Americans and bullying

I see more and more articles about bullying.  Of particular concern to me are bullying of schoolchildren and gays (or those perceived to be gay).

School bullying is particularly heinous.  What keeps going through my head, though, is why these children are not being taught to stand up for themselves.  I was subject to a little bullying in school, but when the bullies found out it wouldn’t really affect me, they stopped.

We (as a society) have put all this effort into raising “self-esteem” for our students — no one fails, everyone wins — and yet we have obviously not instilled any self-confidence.   Sure, some children are less assertive than others, but isn’t it our role as parents to listen to our children, from their youngest days so they feel comfortable talking to us about bullying, and helping them to become as confident as possible in their own self-worth?

So I’m cogitating….

Americans used to pride themselves on self-reliance and interdependence at the community level.  Now, we seem to be teaching our children to conform, not to rock the boat, and to roll over rather than fight when the time is right.  Non-conformance may be the excuse for bullying, so our children may believe non-conformance is somehow bad.

When a child commits suicide due to schoolroom bullying, parents are devastated, of course.  I wonder if some of them don’t share the  guilt, though.  Why couldn’t their child confide in them?  How does the bullying get so bad as to generate suicide thoughts and the parents not know?  Have they not shared thoughts and feelings as a matter of course?  Have they tried to shield their children from issues of concern, so not discussing them seems the norm?  Are we doing today’s children a disservice?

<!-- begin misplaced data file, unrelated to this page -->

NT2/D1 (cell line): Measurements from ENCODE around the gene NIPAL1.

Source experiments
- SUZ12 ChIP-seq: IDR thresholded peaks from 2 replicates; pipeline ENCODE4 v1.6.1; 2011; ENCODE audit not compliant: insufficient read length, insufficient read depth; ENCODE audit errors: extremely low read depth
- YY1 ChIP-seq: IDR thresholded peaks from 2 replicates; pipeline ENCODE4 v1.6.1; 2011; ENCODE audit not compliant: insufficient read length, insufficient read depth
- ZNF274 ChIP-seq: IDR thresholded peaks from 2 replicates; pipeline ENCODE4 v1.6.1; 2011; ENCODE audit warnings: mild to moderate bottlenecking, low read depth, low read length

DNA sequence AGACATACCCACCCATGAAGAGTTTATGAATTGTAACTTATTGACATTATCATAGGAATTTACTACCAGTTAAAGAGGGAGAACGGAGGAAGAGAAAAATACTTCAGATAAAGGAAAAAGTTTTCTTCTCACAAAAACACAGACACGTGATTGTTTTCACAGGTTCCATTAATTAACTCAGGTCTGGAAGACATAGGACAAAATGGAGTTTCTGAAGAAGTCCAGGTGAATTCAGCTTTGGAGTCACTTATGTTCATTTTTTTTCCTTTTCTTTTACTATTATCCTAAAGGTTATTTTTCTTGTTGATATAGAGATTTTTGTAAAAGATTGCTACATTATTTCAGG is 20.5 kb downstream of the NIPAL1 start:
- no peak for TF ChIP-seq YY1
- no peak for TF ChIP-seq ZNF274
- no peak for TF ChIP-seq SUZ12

And have we been doing it for too long?  While I generally figure adults can fend for themselves, some young adults are a product of this lax child-rearing.  We teach them they’re victims (the active-shooter scenario in most schools, for crying out loud, involves hiding behind melamine or plywood desks); that fighting, even in defense of their lives, is bad.  Schools help — those who fight are all disciplined (maybe), without regard to any issues of self-defense.  Too many are not teaching self-reliance, but victimhood.

We need to help our children.  That help starts at the individual level.  Parents and guardians, and teachers as well, need to encourage our students to talk, we need to celebrate individuality from the earliest years, and we need to ensure our students have the tools to take care of themselves, whether it’s fighting back or enlisting help.

But none of the articles focus on the “victim”.  “Experts” seem to think we can stop bullying by passing laws and “strengthening” school “no-tolerance” policies, and don’t look at the full scope of the problem.  Will this work?  Apparently not; bullying, according to popular press, is on the increase.

Published in: on August 11, 2011 at 12:03 pm  Leave a Comment  

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